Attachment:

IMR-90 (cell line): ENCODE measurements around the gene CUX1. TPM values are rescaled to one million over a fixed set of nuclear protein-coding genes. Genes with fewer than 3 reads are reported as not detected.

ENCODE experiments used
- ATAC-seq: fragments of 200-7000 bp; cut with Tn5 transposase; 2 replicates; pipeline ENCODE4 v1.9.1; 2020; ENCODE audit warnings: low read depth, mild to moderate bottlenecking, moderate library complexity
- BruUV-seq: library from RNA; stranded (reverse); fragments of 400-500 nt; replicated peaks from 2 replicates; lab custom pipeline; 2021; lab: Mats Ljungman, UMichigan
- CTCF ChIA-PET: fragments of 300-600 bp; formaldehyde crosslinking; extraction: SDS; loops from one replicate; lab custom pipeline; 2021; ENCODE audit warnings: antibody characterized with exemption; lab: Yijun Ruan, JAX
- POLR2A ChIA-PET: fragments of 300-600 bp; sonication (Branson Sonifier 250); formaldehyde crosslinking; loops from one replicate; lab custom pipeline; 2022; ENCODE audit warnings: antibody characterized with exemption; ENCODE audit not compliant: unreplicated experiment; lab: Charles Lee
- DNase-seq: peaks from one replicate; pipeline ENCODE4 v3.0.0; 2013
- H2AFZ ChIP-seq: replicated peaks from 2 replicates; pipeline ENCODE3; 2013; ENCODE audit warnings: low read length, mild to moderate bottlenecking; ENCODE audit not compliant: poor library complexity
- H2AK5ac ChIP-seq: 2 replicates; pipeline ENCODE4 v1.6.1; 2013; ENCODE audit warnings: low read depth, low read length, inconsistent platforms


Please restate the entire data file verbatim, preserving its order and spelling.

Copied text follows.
IMR-90 (cell line): ENCODE measurements around the gene CUX1. TPM values are rescaled to one million over a fixed set of nuclear protein-coding genes. Genes with fewer than 3 reads are reported as not detected.

ENCODE experiments used
- ATAC-seq: fragments of 200-7000 bp; cut with Tn5 transposase; 2 replicates; pipeline ENCODE4 v1.9.1; 2020; ENCODE audit warnings: low read depth, mild to moderate bottlenecking, moderate library complexity
- BruUV-seq: library from RNA; stranded (reverse); fragments of 400-500 nt; replicated peaks from 2 replicates; lab custom pipeline; 2021; lab: Mats Ljungman, UMichigan
- CTCF ChIA-PET: fragments of 300-600 bp; formaldehyde crosslinking; extraction: SDS; loops from one replicate; lab custom pipeline; 2021; ENCODE audit warnings: antibody characterized with exemption; lab: Yijun Ruan, JAX
- POLR2A ChIA-PET: fragments of 300-600 bp; sonication (Branson Sonifier 250); formaldehyde crosslinking; loops from one replicate; lab custom pipeline; 2022; ENCODE audit warnings: antibody characterized with exemption; ENCODE audit not compliant: unreplicated experiment; lab: Charles Lee
- DNase-seq: peaks from one replicate; pipeline ENCODE4 v3.0.0; 2013
- H2AFZ ChIP-seq: replicated peaks from 2 replicates; pipeline ENCODE3; 2013; ENCODE audit warnings: low read length, mild to moderate bottlenecking; ENCODE audit not compliant: poor library complexity
- H2AK5ac ChIP-seq: 2 replicates; pipeline ENCODE4 v1.6.1; 2013; ENCODE audit warnings: low read depth, low read length, inconsistent platforms